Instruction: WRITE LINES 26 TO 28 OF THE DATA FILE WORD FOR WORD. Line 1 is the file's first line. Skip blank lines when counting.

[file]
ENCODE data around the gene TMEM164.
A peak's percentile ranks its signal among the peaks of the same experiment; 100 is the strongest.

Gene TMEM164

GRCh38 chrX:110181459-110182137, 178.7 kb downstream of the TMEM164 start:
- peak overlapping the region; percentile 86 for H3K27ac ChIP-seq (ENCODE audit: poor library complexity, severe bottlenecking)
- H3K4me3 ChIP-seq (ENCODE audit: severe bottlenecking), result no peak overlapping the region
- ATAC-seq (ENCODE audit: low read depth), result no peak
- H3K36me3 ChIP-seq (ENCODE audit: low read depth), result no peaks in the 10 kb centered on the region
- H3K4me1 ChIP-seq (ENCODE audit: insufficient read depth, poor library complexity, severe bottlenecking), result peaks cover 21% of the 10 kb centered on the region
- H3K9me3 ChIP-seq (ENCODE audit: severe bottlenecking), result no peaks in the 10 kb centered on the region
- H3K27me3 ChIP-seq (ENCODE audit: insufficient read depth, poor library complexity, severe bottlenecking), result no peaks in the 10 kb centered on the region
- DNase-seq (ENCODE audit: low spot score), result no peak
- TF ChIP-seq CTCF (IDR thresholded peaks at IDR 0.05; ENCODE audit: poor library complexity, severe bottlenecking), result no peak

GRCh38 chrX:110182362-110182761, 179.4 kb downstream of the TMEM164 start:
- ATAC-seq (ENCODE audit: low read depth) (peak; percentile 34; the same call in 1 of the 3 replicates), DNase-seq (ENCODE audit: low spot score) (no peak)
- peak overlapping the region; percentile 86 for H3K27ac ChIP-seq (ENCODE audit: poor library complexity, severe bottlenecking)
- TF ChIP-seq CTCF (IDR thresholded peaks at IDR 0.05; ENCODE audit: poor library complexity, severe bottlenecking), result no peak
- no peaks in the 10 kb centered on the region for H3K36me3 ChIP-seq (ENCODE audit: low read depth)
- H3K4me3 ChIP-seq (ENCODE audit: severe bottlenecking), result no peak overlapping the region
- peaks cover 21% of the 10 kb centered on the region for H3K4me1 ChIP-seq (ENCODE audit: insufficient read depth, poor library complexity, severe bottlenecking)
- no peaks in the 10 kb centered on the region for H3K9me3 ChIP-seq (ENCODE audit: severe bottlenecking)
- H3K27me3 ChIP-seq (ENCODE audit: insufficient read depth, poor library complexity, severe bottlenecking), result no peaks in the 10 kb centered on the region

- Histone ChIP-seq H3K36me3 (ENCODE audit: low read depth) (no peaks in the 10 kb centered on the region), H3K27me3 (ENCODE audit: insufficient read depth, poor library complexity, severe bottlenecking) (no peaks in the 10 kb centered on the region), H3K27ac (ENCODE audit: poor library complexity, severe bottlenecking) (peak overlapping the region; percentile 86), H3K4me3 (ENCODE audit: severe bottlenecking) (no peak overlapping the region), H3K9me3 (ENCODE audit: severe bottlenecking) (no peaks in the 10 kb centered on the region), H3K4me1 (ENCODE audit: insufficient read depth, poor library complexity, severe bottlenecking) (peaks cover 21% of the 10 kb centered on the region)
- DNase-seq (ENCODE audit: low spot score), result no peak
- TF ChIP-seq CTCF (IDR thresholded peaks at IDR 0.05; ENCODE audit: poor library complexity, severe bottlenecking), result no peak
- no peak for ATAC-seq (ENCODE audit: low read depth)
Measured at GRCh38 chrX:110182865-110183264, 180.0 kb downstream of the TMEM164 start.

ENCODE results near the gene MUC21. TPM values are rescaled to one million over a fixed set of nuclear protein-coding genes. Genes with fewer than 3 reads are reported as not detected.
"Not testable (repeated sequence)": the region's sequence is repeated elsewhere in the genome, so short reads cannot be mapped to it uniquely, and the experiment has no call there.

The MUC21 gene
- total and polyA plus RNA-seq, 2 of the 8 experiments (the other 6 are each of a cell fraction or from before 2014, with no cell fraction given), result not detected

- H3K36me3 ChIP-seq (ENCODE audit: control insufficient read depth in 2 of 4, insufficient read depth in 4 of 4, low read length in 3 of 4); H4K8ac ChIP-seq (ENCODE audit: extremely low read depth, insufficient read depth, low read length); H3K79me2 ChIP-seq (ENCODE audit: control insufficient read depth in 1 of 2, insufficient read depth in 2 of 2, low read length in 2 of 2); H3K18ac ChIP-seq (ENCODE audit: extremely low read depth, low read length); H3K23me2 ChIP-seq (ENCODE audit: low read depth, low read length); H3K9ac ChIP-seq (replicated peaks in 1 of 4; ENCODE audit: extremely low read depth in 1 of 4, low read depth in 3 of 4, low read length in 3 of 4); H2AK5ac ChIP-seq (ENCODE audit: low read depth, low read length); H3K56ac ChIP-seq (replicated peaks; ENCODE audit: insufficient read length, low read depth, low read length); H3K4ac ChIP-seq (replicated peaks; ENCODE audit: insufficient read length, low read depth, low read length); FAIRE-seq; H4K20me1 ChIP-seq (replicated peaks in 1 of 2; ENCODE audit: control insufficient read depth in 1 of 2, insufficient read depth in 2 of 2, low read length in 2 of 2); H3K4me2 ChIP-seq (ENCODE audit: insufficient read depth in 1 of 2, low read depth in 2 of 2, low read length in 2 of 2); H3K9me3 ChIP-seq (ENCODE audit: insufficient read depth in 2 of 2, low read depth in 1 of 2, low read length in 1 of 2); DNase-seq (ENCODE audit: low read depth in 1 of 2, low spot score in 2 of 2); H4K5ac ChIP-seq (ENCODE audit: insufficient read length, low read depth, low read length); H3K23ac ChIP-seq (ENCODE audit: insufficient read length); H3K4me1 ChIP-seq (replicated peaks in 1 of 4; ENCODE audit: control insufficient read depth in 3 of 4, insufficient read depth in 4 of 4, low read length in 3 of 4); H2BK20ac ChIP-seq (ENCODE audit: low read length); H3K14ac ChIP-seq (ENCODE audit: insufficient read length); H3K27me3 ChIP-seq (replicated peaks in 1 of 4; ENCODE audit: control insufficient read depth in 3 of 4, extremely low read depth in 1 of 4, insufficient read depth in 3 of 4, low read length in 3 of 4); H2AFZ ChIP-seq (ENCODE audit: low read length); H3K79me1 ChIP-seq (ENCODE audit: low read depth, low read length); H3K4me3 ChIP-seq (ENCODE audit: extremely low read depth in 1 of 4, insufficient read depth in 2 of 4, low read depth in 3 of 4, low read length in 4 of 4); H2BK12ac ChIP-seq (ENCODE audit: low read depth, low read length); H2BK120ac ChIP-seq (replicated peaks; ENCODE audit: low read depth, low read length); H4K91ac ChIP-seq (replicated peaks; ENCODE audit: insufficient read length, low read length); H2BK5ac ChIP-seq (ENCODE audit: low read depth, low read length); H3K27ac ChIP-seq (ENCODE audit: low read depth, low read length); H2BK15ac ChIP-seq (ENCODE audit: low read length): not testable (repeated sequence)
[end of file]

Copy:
- no peak for ATAC-seq (ENCODE audit: low read depth)
Measured at GRCh38 chrX:110182865-110183264, 180.0 kb downstream of the TMEM164 start.

ENCODE results near the gene MUC21. TPM values are rescaled to one million over a fixed set of nuclear protein-coding genes. Genes with fewer than 3 reads are reported as not detected.